These events all happened in a relatively short space of time, as I recall. Two or three years ago, in the fall, I believe. I did patch the light with red tape, which made it I think as far as the highway before fluttering to the roadside. We got two tickets for a broken taillight before we finally got a new one. Of course, during all this time, rust was beginning to take its toll, too. Then I noticed that I couldn’t get the passenger-side mirror to hold still. I thought the mount was loose, but on closer inspection, I realized there was actually a crack in the metal of the door near the base of where the mirror mounted to the door. This crack also allowed the window to roll up on the outside of its groove. So to get the window to roll up right, the back seat passenger would roll down their window, and press in on the glass of the front window while the front passenger pushed the button to roll it up. Then the tailgate began to sag. Not much at first, but pretty soon it wouldn’t close right. I tried to adjust the latch, but to no avail. The whole tailgate could be lifted 4 inches, and needed two children acting in concert to shut. You could hear it creaking all the way across a crowded parking lot. The passenger doors followed suit, and began to droop, one at a time. I adjusted them, but they’d just droop again. This was really beginning to get ridiculous. Somewhere in there the engine began to drip oil and smoke when going uphill, which of course graduated to downhill and on the level as well. The last straw was when we were driving in a severe rainstorm, and suddenly the power locks started locking and unlocking themselves wildly, and one of the windows, I forgot which in my panic, started going up and down. This car was possessed. And the spirit was not a kindly one.

The salesman was very polite. It was obvious, though, that he really didn’t want to be the one to haul this car in on trade. Still, he gave us a trade-in allowance, and we struck a bargain on a mini-van. The day came, and we drove to the dealership. As we were going through the paperwork, it became obvious that something was not right. Turned out some detail of the trade-in aspect of the deal had been done wrong, and would have to be redone for them to take the car. He looked perplexed. After consulting with his manager, he came back, and said, “Look, a deal’s a deal, and we won’t back out at this point. But we can’t really take your car without redoing all this paperwork, and frankly, it’s not worth it. We’ll just subtract what we were going to give you for trade-in from the purchase price, and you can just keep the car, ok?”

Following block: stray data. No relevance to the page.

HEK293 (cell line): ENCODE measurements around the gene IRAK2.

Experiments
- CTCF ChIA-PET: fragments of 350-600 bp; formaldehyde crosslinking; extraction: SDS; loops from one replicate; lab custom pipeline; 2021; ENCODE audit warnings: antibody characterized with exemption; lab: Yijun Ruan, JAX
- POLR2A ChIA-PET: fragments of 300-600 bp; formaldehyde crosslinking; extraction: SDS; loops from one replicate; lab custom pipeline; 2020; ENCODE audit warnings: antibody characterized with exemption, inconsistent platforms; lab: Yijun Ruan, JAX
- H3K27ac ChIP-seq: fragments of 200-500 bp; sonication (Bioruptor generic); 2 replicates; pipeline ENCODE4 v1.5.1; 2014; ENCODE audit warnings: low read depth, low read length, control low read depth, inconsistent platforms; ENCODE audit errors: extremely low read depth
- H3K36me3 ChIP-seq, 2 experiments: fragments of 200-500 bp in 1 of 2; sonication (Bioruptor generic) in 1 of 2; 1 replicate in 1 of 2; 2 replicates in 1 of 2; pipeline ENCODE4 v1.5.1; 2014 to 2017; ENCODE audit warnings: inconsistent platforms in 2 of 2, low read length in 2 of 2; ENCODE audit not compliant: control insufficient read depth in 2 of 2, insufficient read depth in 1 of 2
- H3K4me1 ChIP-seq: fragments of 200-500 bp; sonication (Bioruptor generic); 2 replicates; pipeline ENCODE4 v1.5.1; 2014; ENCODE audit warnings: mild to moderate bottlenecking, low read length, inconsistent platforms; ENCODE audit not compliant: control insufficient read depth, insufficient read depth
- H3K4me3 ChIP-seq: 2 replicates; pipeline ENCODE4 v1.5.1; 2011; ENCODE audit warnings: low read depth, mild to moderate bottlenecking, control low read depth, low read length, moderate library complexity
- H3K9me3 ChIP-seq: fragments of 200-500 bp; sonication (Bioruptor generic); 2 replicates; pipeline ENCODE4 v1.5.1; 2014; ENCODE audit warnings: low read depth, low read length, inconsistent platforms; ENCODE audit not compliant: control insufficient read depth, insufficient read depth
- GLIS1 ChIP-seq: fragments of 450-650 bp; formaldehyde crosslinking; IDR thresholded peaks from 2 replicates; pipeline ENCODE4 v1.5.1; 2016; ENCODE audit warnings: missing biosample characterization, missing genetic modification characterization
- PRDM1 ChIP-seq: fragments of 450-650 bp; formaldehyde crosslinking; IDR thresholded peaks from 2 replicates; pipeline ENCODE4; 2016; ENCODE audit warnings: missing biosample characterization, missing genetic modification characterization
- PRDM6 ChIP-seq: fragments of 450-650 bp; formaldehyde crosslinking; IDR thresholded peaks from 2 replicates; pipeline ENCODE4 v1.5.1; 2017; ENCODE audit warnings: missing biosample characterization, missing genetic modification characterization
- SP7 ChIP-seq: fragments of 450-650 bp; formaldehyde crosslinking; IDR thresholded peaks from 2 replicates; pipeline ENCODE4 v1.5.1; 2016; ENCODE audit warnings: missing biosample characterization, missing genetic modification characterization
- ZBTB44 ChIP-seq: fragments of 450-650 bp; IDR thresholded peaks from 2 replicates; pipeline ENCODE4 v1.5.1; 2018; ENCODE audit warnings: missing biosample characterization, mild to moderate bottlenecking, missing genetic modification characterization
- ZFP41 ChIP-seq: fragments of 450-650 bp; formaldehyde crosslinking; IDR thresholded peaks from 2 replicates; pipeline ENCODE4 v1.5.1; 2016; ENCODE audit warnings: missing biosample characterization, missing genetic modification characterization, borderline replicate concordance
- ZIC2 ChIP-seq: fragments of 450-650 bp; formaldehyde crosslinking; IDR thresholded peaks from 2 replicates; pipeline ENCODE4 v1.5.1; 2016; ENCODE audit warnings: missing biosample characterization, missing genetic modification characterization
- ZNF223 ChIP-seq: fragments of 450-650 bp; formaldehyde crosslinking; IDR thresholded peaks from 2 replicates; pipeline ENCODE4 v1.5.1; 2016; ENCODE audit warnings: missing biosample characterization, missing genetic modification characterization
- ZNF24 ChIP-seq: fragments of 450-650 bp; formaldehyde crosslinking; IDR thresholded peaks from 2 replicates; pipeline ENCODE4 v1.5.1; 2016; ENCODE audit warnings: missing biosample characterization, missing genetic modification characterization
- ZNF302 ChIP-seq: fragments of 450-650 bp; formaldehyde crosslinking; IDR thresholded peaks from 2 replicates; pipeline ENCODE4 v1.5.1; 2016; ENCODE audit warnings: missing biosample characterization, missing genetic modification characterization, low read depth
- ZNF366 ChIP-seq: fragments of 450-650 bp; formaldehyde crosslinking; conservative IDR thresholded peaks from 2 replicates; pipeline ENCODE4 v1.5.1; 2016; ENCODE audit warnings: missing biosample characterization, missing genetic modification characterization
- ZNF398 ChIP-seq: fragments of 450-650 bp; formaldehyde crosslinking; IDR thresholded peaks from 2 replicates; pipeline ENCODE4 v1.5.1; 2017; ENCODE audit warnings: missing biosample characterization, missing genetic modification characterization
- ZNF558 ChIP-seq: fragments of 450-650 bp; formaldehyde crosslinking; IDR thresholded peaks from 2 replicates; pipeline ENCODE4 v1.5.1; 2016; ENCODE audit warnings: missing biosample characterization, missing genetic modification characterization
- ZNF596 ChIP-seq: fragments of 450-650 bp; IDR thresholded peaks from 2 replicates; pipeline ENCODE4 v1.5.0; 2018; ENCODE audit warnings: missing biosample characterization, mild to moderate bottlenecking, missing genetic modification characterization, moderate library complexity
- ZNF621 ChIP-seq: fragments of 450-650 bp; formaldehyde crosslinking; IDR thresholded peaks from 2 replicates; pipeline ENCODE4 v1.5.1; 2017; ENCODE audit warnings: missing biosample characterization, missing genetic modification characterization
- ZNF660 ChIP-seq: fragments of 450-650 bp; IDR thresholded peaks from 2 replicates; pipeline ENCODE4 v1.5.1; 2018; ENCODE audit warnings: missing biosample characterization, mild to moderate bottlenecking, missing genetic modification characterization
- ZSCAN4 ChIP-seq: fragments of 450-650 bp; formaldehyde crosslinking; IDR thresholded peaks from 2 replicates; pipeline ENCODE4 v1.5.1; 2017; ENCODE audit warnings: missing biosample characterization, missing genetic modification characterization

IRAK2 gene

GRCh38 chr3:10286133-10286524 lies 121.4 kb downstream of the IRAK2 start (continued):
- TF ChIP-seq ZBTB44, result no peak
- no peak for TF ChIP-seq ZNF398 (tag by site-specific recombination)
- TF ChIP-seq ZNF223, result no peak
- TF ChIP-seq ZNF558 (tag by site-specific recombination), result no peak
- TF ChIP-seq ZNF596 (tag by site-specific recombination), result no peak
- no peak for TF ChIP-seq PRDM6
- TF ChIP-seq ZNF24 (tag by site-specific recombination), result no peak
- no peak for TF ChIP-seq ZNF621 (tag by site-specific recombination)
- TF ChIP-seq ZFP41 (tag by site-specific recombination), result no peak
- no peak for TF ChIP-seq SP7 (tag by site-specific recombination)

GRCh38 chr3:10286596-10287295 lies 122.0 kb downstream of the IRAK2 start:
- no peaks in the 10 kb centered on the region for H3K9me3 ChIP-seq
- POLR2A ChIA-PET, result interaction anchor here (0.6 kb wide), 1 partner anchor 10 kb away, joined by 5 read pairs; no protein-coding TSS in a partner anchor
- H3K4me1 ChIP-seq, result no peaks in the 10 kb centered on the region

I was stunned. I had just been offered money to keep my car. I looked at my wife. I looked out the window at the station wagon. And in that moment, a change took place in my heart. I began to take pity on that poor, unwanted wretch of machinery. It was unloved. And I felt terrible for it. I came that close to loving a water-cooled car.

I drive that car, now. It stopped charging it’s own battery three months ago. Only two windows go up and down, and that’s only when the fuse that feeds the windows, clock, fuel gauge, and something else I can never remember isn’t blown. Oh, yes, it’s the heater/ defroster. Did I mention it’s February now? If I turn on the heater, the fuse blows almost every time. The shocks are nothing more than a guide bar for the bald tires to bounce up and down on. All four doors open only with creaks and groans usually reserved for haunted houses. I dream of a refinery that recovers the oil from my driveway and uses it to make gasoline. The back of the car sags. The driver’s side sags even more. Paint has flaked off in large areas, leaving the primer beneath exposed. The rear-view mirror rattles when you go over bumps, as does the front suspension. And yet, the car goes on, forever and ever. Well, at least until 2003. I tried to sell the car before the registration expired, but no luck. I even asked the lady at the motor vehicles department if she wanted a car. It’s OK, though, I really need it to tow another Beetle for me in a couple weeks. So I’m stuck for another two years. But yes, I have a car that draws attention, turns heads, impresses neighbors, and best of all, a car that people can’t forget. I know I certainly can’t. Wanna buy a car?

One Response to “The Car Called Forever”

  1. Ryan says:

    Ha! Great story! Thanks for the chuckle, good sir!